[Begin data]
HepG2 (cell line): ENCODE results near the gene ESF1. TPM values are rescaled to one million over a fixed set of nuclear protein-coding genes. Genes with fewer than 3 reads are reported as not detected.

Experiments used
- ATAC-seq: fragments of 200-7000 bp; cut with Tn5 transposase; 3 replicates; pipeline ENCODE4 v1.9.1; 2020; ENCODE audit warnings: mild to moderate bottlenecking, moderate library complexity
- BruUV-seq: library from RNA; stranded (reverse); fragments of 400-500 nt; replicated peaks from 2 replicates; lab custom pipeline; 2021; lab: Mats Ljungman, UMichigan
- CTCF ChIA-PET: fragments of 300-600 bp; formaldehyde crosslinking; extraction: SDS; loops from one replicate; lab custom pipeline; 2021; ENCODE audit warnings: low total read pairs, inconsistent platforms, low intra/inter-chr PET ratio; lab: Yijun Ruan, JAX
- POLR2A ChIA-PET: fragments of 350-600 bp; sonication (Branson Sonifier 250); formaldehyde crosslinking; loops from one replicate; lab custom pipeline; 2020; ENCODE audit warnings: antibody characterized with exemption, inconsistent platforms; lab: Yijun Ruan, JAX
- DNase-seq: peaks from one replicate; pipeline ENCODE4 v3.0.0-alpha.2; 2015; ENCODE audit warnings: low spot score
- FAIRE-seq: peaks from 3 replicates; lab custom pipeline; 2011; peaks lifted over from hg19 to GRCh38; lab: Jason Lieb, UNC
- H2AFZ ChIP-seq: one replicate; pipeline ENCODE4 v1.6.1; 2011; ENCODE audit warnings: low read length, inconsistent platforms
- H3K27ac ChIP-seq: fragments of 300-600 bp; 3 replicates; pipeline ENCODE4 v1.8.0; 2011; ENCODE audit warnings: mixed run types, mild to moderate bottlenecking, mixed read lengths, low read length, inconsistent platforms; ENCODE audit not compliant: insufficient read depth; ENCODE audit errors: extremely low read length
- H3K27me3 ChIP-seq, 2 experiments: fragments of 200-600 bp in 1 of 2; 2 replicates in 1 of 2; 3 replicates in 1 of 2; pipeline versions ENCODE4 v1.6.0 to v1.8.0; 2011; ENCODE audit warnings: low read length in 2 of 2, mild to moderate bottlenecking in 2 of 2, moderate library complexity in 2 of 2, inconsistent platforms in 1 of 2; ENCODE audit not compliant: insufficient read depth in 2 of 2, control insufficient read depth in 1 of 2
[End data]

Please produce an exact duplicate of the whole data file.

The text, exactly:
HepG2 (cell line): ENCODE results near the gene ESF1. TPM values are rescaled to one million over a fixed set of nuclear protein-coding genes. Genes with fewer than 3 reads are reported as not detected.

Experiments used
- ATAC-seq: fragments of 200-7000 bp; cut with Tn5 transposase; 3 replicates; pipeline ENCODE4 v1.9.1; 2020; ENCODE audit warnings: mild to moderate bottlenecking, moderate library complexity
- BruUV-seq: library from RNA; stranded (reverse); fragments of 400-500 nt; replicated peaks from 2 replicates; lab custom pipeline; 2021; lab: Mats Ljungman, UMichigan
- CTCF ChIA-PET: fragments of 300-600 bp; formaldehyde crosslinking; extraction: SDS; loops from one replicate; lab custom pipeline; 2021; ENCODE audit warnings: low total read pairs, inconsistent platforms, low intra/inter-chr PET ratio; lab: Yijun Ruan, JAX
- POLR2A ChIA-PET: fragments of 350-600 bp; sonication (Branson Sonifier 250); formaldehyde crosslinking; loops from one replicate; lab custom pipeline; 2020; ENCODE audit warnings: antibody characterized with exemption, inconsistent platforms; lab: Yijun Ruan, JAX
- DNase-seq: peaks from one replicate; pipeline ENCODE4 v3.0.0-alpha.2; 2015; ENCODE audit warnings: low spot score
- FAIRE-seq: peaks from 3 replicates; lab custom pipeline; 2011; peaks lifted over from hg19 to GRCh38; lab: Jason Lieb, UNC
- H2AFZ ChIP-seq: one replicate; pipeline ENCODE4 v1.6.1; 2011; ENCODE audit warnings: low read length, inconsistent platforms
- H3K27ac ChIP-seq: fragments of 300-600 bp; 3 replicates; pipeline ENCODE4 v1.8.0; 2011; ENCODE audit warnings: mixed run types, mild to moderate bottlenecking, mixed read lengths, low read length, inconsistent platforms; ENCODE audit not compliant: insufficient read depth; ENCODE audit errors: extremely low read length
- H3K27me3 ChIP-seq, 2 experiments: fragments of 200-600 bp in 1 of 2; 2 replicates in 1 of 2; 3 replicates in 1 of 2; pipeline versions ENCODE4 v1.6.0 to v1.8.0; 2011; ENCODE audit warnings: low read length in 2 of 2, mild to moderate bottlenecking in 2 of 2, moderate library complexity in 2 of 2, inconsistent platforms in 1 of 2; ENCODE audit not compliant: insufficient read depth in 2 of 2, control insufficient read depth in 1 of 2